A scathing rebuke of EHR

I encourage anyone with an EHR or thinking of getting an EHR to read this.  I do not think it is a unique story.

I recently spent an hour with my cardiologist.  He is employed by a very large teaching hospital.  After checking my vitals, listening to my heart, and asking a few questions, he moved from the exam table to the keyboard—where he remained.


The focus of our conversation quickly moved away from me and onto him—more accurately to his Hospital’s three-year-old EHR system.  I learned quickly from him that calling it a system was somewhat optimistic.

Here is what I learned from him about the hospital’s EHR:

  • It is possible to take your most expensive and most trained resource away from what they do and have them spend forty-five minutes of the hour performing a clerical task—data entry.
  • Productivity is down at least thirty percent.
  • He called EHR the “Silent intruder in the room.”
  • “What are the benefits?” I asked.  “It does a great job collecting data for those who may want to use it against us in a law suit.”
  • “What about interoperability?”  “Not in my lifetime,” he replied.
  • “It makes everyone’s job easier but mine and the nurses.”
  • “Did anyone speak to you about what you needed from an EHR?”  He is still laughing.
  • He needed his nurse to help him schedule my next appointment.
  • “How would you react if I asked if what the hospital implemented was nothing more than a hundred million dollar scanner?”  “I would not disagree with that assessment.”

The good news is that he is arranging a meeting for me with the hospital’s CEO to see what I can do to help.

My take?  I was the other intruder in the room.  

5 thoughts on “A scathing rebuke of EHR

  1. My doctor’s assessment was not quite as bad as this, but still none too happy.

    I like the approach of getting to the CEO – brilliant!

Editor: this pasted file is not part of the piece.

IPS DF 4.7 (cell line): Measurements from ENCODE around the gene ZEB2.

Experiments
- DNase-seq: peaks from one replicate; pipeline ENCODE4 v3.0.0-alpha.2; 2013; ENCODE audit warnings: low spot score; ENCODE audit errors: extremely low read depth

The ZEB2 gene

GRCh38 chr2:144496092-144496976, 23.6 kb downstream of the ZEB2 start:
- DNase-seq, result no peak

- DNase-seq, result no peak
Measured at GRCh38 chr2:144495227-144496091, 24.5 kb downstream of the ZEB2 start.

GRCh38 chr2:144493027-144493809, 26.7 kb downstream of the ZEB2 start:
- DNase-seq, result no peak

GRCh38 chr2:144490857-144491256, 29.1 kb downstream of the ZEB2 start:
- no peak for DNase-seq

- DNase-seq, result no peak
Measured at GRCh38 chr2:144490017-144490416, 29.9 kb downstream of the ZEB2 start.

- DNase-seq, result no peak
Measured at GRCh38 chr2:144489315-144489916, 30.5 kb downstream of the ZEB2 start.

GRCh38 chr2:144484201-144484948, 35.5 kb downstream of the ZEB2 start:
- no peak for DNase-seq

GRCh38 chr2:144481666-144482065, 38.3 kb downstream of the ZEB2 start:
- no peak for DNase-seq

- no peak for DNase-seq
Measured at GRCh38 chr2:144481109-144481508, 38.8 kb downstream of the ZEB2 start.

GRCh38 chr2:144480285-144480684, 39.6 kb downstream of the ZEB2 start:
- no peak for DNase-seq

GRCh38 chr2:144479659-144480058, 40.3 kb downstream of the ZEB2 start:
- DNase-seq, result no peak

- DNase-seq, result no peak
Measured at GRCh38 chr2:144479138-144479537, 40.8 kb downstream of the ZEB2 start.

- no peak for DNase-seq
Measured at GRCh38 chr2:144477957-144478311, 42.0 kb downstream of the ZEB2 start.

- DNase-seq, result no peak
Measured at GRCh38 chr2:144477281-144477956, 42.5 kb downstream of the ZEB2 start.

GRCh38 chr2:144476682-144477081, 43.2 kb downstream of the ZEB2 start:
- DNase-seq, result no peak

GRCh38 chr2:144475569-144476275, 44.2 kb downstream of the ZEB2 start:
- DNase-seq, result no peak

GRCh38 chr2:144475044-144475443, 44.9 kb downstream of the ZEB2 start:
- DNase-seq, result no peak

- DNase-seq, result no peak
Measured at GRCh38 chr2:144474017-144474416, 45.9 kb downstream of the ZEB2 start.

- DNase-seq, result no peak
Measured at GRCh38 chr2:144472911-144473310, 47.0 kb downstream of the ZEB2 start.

2. Pingback: ICMCC News Page » A scathing rebuke of EHR

  3. My questions (aside from what EHR is it), would be how much training did they have? Did anyone observe their workflow prior to dumping this system on them? Why doesn’t he have some sort of voice recognition software or handwriting software? Yeah these items can be pricey, but frankly they are worth every penny in my estimation.
    The big factor that is lacking with so many implementations is training. It’s likely that the system they have is capable of improving their productivity rather than hindering it, they just don’t know how to use the thing to their advantage. I don’t mean the basics. Anyone can type a document in MS Word, but when it comes to actual desktop publishing, things become a bit more challenging. Also, desktop computers in the exam room are just ridiculous. A tablet, an iphone (at least with Allscripts), or even a laptop. Anything that allows them to stay put and simply talk or tap the screen would enable them to remain engaged with the patient.


  4. Pingback: MGMA Confirms Productivity Loss with Government’s EMR Program « health care commentaries from around the world

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